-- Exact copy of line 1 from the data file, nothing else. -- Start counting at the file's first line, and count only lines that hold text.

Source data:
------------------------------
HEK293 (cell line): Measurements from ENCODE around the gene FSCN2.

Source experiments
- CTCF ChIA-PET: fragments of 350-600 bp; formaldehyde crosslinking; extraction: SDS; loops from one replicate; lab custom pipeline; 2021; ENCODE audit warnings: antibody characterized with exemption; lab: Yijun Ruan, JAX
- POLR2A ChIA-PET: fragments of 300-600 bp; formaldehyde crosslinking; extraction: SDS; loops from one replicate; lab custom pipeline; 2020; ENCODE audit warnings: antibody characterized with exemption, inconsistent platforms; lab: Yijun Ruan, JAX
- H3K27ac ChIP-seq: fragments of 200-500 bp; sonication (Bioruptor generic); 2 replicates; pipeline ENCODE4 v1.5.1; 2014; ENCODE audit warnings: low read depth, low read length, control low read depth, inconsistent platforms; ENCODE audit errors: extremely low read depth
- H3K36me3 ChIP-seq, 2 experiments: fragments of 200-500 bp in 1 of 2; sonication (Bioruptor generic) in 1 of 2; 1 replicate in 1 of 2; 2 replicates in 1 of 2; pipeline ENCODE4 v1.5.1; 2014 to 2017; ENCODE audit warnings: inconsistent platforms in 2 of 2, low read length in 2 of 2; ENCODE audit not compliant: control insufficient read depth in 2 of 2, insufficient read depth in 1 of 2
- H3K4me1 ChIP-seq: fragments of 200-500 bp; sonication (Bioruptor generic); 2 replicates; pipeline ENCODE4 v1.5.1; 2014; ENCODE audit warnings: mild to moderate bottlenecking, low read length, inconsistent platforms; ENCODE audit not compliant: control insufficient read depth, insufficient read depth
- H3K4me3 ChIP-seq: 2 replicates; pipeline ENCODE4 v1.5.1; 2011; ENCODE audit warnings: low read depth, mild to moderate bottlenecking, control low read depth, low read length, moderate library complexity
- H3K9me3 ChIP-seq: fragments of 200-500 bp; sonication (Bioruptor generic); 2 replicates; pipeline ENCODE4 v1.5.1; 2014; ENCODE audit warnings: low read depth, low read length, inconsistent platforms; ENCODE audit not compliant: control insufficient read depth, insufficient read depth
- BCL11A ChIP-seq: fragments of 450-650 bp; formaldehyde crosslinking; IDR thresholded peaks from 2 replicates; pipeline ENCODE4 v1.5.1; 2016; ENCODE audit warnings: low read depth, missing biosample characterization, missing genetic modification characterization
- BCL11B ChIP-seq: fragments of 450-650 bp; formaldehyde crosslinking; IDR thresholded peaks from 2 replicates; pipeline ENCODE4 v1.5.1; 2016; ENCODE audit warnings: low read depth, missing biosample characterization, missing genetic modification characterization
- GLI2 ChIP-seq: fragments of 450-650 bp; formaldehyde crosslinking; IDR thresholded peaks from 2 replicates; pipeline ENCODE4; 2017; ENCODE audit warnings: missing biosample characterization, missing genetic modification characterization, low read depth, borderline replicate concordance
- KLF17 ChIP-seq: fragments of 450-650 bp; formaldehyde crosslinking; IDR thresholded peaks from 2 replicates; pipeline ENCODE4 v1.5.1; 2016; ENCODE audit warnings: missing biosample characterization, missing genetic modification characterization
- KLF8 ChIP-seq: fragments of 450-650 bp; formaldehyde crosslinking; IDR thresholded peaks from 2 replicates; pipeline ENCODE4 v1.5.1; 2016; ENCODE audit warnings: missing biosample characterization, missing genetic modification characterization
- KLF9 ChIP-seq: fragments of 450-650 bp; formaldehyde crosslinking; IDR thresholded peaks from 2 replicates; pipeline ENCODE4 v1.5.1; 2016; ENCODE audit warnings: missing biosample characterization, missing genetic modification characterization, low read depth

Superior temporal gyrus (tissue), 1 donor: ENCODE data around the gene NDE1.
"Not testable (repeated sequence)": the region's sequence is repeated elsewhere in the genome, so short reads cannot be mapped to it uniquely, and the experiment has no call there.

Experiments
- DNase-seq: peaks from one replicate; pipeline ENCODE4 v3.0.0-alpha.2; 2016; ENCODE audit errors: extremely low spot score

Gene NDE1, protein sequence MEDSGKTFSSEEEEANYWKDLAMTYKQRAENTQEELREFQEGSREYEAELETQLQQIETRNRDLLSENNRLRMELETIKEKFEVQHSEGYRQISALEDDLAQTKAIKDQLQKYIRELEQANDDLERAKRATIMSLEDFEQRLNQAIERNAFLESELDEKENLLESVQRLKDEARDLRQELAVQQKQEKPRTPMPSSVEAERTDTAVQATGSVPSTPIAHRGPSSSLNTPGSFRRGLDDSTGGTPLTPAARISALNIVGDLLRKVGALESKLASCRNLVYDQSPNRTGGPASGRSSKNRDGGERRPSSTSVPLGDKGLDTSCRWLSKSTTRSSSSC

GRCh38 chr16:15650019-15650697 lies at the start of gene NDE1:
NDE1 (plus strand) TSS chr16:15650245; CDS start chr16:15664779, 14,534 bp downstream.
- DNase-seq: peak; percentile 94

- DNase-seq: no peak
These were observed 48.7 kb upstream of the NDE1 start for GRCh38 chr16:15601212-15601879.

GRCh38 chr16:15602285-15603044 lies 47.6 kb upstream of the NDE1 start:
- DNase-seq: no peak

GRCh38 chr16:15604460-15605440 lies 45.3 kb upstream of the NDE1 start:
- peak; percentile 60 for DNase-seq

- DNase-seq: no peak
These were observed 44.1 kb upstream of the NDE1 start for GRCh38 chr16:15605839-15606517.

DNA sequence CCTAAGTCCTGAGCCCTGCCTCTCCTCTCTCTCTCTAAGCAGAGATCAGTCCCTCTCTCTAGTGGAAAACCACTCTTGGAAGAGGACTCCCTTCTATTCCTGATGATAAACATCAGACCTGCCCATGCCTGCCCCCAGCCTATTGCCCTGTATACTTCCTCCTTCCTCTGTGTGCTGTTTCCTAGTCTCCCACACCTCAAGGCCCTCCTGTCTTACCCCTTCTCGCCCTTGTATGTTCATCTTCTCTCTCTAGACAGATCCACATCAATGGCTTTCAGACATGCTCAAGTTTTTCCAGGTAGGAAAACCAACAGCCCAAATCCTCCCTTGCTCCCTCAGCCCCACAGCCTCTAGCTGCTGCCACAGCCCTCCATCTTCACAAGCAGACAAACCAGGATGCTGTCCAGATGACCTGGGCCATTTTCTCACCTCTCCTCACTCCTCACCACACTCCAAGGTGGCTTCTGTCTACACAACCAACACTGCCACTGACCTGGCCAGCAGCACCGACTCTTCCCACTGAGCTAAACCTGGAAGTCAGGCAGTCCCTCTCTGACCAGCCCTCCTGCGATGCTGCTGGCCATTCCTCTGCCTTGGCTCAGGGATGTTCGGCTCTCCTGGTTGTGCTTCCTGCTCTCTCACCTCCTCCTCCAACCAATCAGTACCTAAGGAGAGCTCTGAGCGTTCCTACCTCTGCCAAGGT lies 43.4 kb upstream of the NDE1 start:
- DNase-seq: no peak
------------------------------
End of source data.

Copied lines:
HEK293 (cell line): Measurements from ENCODE around the gene FSCN2.